aurora curtains

By | March 30, 2006

aurora curtains

What causes gaps between aurora curtains? These unusual gaps can make auroral displays appear more detailed and intricate. Research using data from four Cluster spacecraft orbiting the Earth has likely found the secret: auroral gaps, sometimes knows as black auroras, are actually anti-auroras. In normal auroras, electrons and/or predominantly negatively charged particles fall toward Earth along surfaces of constant magnetic field. They ionize the Earth’s atmosphere on impact, causing the bright glows. In auroral gaps, however, negatively charged particles may be sucked out from the Earth’s ionosphere along adjoining magnetic field lines. These dark anti-auroras can climb to over 20,000 kilometres and last for several minutes. Pictured above, a series of well-defined auroral gaps is seen dividing green aurora curtains high above Harstad, Norway, earlier this month.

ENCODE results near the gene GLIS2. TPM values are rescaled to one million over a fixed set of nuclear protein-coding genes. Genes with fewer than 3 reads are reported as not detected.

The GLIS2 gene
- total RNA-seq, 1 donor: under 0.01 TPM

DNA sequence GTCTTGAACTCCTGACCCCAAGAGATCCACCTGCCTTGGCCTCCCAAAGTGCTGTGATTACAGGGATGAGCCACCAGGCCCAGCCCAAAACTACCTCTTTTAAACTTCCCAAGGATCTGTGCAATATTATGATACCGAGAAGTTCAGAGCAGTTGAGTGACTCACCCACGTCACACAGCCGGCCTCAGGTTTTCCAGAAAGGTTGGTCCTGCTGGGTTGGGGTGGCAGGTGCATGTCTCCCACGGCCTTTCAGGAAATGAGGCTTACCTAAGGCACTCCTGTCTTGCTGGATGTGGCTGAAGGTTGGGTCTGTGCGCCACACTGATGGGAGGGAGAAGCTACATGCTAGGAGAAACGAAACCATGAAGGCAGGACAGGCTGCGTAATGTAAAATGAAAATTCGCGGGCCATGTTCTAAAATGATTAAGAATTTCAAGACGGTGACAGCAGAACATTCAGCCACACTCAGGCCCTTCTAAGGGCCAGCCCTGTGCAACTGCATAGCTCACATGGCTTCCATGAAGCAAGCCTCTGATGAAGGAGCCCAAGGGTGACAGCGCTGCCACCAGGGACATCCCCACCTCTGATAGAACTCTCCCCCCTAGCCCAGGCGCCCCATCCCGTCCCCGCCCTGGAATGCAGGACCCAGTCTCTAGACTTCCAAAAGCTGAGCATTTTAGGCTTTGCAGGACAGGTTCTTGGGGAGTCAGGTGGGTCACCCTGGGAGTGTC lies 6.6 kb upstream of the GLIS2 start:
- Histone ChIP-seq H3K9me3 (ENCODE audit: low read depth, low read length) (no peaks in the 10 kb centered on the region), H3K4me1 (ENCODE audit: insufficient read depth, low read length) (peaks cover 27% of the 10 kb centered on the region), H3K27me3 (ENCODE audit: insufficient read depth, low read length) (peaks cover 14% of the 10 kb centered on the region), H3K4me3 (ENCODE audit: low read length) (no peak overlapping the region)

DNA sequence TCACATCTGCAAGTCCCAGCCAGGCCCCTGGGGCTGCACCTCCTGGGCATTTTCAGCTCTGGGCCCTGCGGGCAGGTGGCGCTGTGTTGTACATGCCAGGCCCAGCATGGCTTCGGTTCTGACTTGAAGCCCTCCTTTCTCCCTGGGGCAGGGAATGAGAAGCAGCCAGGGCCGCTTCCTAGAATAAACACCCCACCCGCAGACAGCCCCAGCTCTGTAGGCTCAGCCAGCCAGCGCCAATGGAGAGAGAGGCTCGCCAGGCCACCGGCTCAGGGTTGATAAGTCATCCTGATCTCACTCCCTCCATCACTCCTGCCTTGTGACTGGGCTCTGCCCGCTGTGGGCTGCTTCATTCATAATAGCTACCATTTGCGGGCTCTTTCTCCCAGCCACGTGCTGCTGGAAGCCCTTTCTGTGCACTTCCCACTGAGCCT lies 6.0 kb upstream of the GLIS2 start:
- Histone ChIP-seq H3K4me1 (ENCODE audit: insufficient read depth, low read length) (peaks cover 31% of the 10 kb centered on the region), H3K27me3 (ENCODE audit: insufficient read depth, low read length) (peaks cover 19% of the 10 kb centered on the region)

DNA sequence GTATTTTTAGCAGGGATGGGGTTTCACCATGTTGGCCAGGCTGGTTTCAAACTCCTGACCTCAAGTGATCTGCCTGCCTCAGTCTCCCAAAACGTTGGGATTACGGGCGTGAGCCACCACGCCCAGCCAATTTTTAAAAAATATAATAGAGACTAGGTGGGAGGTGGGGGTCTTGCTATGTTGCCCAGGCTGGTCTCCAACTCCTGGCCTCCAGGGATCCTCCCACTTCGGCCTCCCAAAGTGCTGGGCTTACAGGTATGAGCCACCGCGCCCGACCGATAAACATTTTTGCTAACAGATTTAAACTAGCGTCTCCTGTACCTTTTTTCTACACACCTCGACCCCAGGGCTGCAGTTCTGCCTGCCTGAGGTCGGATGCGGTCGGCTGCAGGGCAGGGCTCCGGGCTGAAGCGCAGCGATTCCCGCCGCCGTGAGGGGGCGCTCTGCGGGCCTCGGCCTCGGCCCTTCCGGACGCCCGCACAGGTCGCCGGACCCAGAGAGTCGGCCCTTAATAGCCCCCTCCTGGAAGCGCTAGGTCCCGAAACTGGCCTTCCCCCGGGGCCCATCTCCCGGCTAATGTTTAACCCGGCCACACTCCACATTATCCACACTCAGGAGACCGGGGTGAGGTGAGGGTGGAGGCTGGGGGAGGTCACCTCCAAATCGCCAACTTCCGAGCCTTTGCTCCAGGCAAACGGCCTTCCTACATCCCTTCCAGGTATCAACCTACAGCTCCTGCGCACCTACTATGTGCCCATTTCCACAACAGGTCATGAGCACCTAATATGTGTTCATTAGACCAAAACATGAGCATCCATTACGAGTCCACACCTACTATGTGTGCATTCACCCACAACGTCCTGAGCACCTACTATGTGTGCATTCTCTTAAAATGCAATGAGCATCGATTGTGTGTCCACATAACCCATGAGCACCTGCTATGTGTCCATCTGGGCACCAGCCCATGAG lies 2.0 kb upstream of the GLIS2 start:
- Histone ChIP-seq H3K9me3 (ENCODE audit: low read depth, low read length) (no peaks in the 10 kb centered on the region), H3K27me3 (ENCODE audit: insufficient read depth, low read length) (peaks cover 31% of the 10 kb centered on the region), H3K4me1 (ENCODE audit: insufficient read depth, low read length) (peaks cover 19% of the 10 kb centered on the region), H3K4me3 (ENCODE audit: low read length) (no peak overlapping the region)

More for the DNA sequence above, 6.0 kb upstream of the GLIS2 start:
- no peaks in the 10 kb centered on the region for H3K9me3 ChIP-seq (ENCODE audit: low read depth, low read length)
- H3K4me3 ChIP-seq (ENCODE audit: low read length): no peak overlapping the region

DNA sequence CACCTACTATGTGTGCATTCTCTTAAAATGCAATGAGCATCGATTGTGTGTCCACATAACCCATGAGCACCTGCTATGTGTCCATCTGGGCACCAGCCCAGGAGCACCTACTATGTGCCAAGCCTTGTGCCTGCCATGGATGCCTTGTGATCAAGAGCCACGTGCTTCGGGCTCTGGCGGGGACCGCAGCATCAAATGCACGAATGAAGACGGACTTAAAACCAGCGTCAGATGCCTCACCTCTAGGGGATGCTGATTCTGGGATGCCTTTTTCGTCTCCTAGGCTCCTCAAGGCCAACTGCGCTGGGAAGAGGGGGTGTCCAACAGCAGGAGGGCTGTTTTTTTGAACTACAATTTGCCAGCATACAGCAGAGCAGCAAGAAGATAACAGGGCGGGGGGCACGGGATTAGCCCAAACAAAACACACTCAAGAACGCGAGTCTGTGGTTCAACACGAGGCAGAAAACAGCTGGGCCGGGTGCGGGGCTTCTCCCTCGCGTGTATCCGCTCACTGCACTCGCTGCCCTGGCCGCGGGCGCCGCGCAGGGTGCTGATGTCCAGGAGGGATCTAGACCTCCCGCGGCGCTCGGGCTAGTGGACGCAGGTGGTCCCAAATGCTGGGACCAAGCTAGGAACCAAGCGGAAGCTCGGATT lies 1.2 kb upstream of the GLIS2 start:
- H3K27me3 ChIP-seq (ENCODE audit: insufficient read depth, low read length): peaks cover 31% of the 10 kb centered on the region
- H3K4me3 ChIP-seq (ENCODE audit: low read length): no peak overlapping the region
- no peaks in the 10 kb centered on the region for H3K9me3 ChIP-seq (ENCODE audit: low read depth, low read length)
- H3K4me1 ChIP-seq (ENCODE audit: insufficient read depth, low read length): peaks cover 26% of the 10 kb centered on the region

The new more potent solar energy is already starting to hit us.

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